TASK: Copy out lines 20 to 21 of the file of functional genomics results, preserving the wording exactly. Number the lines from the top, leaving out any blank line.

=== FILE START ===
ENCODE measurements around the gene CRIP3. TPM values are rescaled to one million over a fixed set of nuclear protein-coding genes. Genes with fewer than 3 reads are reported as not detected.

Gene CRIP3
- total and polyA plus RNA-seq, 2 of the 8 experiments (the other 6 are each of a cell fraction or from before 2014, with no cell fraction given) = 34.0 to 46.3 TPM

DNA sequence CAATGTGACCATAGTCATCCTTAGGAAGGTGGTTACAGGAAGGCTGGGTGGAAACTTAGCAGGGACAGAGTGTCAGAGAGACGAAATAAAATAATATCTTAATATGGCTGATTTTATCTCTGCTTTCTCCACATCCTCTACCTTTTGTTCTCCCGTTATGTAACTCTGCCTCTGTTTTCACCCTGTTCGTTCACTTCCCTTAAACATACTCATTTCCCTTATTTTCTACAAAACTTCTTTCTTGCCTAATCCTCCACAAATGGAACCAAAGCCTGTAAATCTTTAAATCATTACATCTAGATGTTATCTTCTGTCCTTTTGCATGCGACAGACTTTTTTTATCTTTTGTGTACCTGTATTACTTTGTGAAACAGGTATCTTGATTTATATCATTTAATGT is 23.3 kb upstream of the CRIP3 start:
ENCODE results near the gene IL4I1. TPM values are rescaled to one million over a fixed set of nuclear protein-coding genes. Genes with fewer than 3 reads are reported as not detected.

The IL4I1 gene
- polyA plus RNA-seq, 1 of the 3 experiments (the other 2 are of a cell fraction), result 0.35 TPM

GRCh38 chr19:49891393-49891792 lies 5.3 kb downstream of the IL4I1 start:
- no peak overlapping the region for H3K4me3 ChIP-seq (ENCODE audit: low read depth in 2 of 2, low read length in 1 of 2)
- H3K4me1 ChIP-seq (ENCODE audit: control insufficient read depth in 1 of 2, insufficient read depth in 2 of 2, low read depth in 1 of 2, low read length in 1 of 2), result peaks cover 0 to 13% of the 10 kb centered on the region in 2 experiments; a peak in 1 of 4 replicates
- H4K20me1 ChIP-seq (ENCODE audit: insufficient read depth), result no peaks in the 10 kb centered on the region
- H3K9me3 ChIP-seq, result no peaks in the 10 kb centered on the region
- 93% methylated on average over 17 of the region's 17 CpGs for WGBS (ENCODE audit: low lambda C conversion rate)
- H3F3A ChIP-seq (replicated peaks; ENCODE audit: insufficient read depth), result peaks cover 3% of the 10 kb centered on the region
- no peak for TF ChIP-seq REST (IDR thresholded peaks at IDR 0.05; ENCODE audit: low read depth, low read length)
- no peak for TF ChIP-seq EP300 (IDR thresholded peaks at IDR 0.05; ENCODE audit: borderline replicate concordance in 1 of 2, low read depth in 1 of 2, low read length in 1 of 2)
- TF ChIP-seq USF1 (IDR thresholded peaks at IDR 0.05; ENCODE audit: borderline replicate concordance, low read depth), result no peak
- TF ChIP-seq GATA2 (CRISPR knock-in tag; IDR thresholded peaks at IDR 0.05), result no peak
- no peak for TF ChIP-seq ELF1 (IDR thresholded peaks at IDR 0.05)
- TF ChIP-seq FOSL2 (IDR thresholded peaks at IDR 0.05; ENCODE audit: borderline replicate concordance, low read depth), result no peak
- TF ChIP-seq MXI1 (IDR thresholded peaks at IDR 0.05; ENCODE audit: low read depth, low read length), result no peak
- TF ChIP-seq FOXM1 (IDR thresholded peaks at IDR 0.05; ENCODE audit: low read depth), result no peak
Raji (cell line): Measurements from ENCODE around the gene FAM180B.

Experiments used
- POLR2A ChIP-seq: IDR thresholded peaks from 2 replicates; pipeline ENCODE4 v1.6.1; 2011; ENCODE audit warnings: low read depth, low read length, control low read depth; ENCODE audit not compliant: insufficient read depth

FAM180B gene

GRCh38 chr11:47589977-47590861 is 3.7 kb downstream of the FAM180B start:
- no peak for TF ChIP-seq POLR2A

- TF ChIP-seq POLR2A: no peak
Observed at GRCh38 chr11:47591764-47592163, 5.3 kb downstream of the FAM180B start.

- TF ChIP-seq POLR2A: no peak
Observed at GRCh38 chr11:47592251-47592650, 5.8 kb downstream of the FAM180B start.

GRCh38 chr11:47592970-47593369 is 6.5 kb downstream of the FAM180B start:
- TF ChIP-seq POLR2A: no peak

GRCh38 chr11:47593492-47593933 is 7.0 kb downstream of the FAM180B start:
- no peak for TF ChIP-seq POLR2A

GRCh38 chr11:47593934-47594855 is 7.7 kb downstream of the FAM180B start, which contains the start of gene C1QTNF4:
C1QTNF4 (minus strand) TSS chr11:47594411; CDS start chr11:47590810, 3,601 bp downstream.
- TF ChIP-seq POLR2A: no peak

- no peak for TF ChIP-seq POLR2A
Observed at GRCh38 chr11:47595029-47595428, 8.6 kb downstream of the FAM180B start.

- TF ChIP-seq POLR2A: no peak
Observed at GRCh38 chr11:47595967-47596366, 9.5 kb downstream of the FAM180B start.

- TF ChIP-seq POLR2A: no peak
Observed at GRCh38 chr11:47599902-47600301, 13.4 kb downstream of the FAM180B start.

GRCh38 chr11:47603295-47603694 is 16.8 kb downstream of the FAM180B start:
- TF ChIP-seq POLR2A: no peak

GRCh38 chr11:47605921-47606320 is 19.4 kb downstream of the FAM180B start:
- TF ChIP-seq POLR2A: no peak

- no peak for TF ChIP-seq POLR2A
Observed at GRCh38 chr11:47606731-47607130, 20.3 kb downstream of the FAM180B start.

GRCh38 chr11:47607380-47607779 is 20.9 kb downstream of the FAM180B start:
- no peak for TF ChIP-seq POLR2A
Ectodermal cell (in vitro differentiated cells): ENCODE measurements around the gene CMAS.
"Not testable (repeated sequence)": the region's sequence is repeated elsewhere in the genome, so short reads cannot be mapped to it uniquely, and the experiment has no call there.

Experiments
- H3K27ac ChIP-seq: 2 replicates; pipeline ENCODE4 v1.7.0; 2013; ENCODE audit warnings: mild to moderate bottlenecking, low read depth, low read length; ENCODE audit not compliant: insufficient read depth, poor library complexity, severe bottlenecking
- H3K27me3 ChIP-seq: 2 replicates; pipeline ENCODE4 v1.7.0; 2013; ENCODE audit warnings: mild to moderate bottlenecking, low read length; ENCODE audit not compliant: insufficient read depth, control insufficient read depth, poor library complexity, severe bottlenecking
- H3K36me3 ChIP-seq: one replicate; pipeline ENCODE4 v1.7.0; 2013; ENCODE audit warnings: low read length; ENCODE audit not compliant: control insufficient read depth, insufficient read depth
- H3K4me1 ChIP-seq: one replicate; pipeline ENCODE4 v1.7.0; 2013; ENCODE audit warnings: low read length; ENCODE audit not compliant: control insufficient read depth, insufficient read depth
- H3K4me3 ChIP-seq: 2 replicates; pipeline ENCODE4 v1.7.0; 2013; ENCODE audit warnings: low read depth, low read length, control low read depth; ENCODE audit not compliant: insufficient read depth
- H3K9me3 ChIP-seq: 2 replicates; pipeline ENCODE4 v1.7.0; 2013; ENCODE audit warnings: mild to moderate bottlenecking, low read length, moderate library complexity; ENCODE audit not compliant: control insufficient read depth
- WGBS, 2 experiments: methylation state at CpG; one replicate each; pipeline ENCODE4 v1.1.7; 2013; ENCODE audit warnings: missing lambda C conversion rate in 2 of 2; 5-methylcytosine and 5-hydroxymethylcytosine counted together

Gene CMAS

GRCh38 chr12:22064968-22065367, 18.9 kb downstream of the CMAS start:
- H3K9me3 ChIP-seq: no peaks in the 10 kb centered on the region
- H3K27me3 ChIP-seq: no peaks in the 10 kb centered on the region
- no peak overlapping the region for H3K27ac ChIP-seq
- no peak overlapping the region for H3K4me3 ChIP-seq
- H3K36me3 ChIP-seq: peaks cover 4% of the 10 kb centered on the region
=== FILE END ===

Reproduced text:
- TF ChIP-seq FOSL2 (IDR thresholded peaks at IDR 0.05; ENCODE audit: borderline replicate concordance, low read depth), result no peak
- TF ChIP-seq MXI1 (IDR thresholded peaks at IDR 0.05; ENCODE audit: low read depth, low read length), result no peak